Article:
Of course, this sort of perfection is hard to come by, and, right now, my main troubles revolve around fast and easy, true, manual, focus. I have never worked with a separate field monitor before, but I am concerned that it would be too, I don't know, disembodied a way of following the action while performing subtle operations with the camera. My sense, however inexperienced, is to keep the screen attached to the camera, where my attention really ought to be. What does the wiser man out there say? Could I just as easily, in time, work with a separate monitor in this sort of scenario? Within the next few weeks the Sony d8 will be replaced by the Sony PDX10, and, after a few more months, I may be able to get a second pdx10. I am aware of the pdx10 having a touch screen focus ability, but, frankly that sounds like a high end consumer novelty gadget designed to infuriate and/or break, and not especially useful while rolling, zoomed in. We shall see! Hope this post isn't too awfully long winded. Seemed appropriate to provide context..........Add-on LCD or field monitor?.......Thanks very much in advance!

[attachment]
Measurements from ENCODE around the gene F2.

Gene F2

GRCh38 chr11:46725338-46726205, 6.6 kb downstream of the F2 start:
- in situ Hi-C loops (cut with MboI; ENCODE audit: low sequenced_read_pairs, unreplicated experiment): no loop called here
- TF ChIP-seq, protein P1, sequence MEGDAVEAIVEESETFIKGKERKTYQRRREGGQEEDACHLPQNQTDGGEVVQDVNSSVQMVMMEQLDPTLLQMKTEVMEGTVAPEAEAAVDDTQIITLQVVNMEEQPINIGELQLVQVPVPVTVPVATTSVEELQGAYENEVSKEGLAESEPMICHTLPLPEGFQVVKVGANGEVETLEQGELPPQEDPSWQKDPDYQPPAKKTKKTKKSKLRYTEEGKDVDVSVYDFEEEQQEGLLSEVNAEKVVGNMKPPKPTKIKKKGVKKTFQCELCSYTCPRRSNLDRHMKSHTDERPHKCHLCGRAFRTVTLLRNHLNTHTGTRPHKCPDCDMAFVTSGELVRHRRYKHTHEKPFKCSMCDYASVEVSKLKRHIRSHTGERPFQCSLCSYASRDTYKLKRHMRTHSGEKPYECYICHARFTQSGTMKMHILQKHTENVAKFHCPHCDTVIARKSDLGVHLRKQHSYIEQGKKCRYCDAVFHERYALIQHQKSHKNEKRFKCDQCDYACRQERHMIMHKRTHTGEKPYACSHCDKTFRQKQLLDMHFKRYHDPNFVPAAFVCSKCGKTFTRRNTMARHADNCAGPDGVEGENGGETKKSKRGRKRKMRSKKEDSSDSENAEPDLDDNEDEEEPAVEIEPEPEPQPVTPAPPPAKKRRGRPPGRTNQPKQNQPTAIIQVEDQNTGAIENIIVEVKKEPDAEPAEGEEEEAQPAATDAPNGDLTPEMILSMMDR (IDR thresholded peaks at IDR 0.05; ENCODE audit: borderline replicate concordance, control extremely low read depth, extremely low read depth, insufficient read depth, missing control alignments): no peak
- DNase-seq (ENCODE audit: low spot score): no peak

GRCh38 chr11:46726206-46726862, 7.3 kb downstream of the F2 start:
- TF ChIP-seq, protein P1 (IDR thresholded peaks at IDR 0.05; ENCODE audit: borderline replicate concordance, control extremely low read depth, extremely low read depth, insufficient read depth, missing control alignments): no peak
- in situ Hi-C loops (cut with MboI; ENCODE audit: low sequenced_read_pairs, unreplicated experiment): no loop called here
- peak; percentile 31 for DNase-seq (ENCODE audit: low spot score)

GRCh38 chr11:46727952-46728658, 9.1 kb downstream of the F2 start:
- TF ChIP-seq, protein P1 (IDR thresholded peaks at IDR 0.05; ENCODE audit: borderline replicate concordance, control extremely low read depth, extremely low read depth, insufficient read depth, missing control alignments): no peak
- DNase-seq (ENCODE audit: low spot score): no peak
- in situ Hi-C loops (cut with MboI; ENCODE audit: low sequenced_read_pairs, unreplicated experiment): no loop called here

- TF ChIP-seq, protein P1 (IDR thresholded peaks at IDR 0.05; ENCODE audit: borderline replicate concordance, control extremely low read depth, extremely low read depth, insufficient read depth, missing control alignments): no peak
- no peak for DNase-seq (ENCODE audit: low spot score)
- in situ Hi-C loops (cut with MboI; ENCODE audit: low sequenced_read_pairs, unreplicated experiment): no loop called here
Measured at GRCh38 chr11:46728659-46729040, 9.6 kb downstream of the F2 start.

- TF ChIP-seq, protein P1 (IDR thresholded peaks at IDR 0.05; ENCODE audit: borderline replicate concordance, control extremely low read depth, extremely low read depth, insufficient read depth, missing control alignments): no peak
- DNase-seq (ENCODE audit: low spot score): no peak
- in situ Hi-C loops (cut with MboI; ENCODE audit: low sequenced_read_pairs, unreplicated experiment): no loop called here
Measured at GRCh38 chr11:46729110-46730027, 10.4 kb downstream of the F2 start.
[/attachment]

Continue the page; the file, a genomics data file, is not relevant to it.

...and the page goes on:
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Old July 27th, 2003, 03:22 PM   #2
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For me, I find it easer to follow action and see what's going on when looking through the camera's viewfinder. I can keep my left eye open and see things coming toward the frame, etc. When I look at a monitor, it's away from the lens, and I don't see what's right in front of me. This may be different for you--I got to video from the 16mm film world, so I was accustomed to no monitor at all, and I still shoot that way, except for some studio things.